Biochemistry also has isotopic preferences. Photosynthetic Earth life (even of the sort that doesn't produce oxygen) prefers the lighter forms of carbon, so that organic material of photosynthetic origin is enriched in 12C and depleted in 13C relative to the inorganic carbon left behind. A record of the isotopic composition of inorganic carbon is preserved in carbonate minerals (e.g. CaCO3) precipitated out and deposited on the ocean floor, with or without the help of shell-forming organisms. Organic material is directly preserved in sedimentary rocks such as shales. For example, the organic material in the Isua shales is presumed to be of biological origin because its carbon is isotopically light - enriched in 12 C relative to the average composition of carbon on Earth. Respiration - eating organic matter and combining it with oxygen to release energy - does not fractionate carbon to any significant extent, so the isotopic signature imprinted by photosynthesis is carried over to those of us creatures in the non-photosynthetic organic realm.

The simplest kind of isotopic fractionation to characterize is equilibrium fractionation. To keep things concrete, we'll illustrate the concept using oxygen isotopes. Consider two physically or chemically distinct substances, each of which contains oxygen atoms. For example, the two substances could consist of water in its vapor phase and water in its liquid phase. Alternately, the two substances might be different chemical compounds containing oxygen, such as calcium carbonate (CaCO3) and water (H2O), or silica (SiO2) and water; the latter pair leads to the chert-based paleothermometer mentioned earlier. Each of the two substances will have some initial ratio of 18O to 16O. Now imagine bringing the two substances into contact, whereupon the two substances exchange heavier and lighter forms of oxygen, changing the initial ratios. After a very long time, the isotopic ratios in each substance will reach equilibrium and stop changing. At that point, we can define the equilibrium fractionation factor f12 via the relation r'1 = 71,2^2 (1.4)

where r1 is the ratio of 18 O to 16 O in the first substance after equilibrium has been reached, and r2 is the corresponding ratio for the second substance. The fractionation factors differ for different pairs of substances, but typically (though not invariably) exhibit the following characteristics:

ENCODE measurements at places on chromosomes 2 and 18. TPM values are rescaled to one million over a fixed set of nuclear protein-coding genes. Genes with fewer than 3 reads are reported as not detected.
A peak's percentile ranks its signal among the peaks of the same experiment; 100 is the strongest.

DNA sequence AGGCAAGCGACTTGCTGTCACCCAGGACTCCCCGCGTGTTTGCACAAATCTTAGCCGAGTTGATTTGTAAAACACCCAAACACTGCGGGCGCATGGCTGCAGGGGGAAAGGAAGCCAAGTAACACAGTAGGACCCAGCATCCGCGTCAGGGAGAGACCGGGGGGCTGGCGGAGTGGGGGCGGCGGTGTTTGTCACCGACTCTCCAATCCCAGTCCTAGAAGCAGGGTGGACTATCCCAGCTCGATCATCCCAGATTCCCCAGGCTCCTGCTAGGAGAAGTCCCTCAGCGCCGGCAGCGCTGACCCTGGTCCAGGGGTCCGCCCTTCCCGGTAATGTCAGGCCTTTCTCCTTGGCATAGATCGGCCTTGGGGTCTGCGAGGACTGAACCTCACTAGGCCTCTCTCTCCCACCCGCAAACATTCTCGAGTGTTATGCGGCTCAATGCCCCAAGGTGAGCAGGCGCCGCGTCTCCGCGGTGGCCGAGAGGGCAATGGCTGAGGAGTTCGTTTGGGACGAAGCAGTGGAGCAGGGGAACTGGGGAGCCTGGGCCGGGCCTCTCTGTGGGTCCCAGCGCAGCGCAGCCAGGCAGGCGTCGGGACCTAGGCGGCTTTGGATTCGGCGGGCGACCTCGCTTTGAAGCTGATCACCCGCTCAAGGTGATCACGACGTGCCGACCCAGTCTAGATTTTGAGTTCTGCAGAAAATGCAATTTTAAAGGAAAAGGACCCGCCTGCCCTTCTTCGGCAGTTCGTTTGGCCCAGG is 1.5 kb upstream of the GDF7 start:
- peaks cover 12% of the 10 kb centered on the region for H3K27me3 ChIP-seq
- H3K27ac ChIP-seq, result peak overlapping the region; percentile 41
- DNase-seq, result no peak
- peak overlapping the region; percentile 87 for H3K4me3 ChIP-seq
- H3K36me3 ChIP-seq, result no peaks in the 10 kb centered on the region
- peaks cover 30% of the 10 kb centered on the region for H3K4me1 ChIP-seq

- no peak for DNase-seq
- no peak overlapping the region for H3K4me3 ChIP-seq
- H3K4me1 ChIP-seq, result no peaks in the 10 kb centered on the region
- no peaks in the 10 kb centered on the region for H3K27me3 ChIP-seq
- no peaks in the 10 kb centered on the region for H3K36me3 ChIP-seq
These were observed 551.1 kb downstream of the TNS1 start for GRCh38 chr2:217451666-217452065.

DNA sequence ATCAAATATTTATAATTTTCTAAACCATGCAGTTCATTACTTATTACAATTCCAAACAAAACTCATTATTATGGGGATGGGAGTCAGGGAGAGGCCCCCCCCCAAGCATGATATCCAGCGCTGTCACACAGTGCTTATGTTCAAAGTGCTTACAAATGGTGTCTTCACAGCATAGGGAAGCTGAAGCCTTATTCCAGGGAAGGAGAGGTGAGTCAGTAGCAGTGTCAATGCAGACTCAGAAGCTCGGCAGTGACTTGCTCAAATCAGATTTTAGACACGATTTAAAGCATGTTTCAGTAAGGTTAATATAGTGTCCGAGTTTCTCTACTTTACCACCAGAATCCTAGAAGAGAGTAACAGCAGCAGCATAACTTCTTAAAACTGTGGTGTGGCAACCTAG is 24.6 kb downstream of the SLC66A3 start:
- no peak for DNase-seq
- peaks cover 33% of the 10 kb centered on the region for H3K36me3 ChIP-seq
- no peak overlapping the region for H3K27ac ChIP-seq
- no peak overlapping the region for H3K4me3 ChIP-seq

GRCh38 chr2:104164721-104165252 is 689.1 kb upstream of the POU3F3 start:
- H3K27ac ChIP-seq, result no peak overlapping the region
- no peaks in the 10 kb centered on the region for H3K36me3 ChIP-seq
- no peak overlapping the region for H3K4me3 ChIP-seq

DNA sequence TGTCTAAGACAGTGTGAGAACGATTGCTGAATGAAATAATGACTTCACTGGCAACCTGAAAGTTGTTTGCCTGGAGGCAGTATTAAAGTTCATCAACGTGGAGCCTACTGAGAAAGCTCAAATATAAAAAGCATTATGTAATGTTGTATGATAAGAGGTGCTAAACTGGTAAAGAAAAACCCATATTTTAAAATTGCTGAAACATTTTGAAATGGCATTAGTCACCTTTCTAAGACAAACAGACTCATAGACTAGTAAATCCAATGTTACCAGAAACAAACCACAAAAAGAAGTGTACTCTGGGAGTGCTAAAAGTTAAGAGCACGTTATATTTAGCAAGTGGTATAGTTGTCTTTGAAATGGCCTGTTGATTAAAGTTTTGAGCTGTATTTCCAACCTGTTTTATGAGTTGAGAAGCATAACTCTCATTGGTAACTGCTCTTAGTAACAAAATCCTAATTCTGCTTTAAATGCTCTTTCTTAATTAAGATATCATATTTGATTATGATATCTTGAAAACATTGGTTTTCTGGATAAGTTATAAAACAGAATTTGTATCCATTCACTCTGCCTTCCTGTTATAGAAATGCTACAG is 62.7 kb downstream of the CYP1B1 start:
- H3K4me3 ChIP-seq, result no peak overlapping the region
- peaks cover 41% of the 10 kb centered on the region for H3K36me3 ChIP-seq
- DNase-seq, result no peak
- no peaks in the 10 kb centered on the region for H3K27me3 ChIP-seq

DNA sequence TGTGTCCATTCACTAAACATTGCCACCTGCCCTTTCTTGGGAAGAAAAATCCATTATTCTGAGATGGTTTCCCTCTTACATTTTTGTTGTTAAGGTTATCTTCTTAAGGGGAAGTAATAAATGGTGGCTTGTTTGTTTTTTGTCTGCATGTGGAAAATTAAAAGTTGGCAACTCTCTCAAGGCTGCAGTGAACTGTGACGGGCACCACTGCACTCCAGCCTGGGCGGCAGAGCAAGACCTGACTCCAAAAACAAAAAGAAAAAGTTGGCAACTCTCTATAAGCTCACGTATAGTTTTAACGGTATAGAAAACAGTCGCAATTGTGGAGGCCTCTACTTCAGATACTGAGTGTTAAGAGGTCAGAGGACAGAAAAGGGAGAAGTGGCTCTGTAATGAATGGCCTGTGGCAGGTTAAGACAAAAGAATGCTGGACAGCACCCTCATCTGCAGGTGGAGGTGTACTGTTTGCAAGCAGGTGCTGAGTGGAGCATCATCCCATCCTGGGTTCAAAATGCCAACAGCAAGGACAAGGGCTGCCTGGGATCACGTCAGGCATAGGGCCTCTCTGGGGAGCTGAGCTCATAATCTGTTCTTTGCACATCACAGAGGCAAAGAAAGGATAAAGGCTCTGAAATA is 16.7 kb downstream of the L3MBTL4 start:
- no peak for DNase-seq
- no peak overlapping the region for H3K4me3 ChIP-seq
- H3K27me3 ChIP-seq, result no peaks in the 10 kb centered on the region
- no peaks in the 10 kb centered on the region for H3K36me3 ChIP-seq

• The fractionation factor is typically quite close to unity

• The fractionation factor deviates most from unity at low temperatures, and approaches unity as temperature increases

• The deviation of the fractionation factor from unity increases as the contrast between the masses of the two isototopes increases (e.g. more fractionation for 18O vs 16O than for 17O

vs 16O

For example, the oxygen in silica (SiO2) is isotopically heavy in comparison with the oxygen in the water with which it is in equilibrium; the fractionation factor is 1.036 at 20C but falls to 1.018 at 100C. Similarly, oxygen in liquid water is isotopically heavy in comparsion to that in the water vapor with which it is in equilbrium; in this case, the fractionation factor is 1.01 at 20C and falls to 1.005 at 100C. It is the temperature dependence of the fractionation that makes it possible to use isotopic ratios as paleothermometers. Some kinds of fractionation appear to operate in nearly the same way whether the reactions happen within organisms or inorganically.

This appears to be the case for carbonate precipitation, which fractionates in much the same way regardless of whether it happens inorganically or in shell-forming organisms. Other forms of fractionation, such as the fractionation of carbon isotopes in photosynthesis, are more inherently biologically mediated, though even in such cases the fractionation factors tend to be similar across broad classes of organisms sharing the same biochemical pathways.

Isotopic composition is usually described using S notation, which is defined as follows. Let ta be the ratio of the number of molecules of isotope A in a sample to the number of molecules of the dominant isotope. Typically, ta will be a rather small number. Next let ta,s be the isotopic ratio for a standard reference sample. Isotopic composition is invariably reported relative to a standard because the analytical instruments currently in use cannot measure the absolute composition to very high accuracy, but they can measure the difference relative to a standard very accurately; the standard is an actual physical substance, natural or manufactured, which can be put into the analytical instrument and serve as a basis for comparison. The choice of standard is a matter of convention, and there are various standards typically used in different contexts. For example, the standard for oxygen and hydrogen isotopes in ice or water is usually taken to be VSMOW, which stands for Vienna Standard Mean Ocean Water. The ratio of 18O to 16O in VSMOW is 1/498.7, and of D to H is 1/6420; this approximates the mean present composition of water in the ocean.

Once one agrees upon a standard, the isotopic composition of a sample can be described in terms of the quantity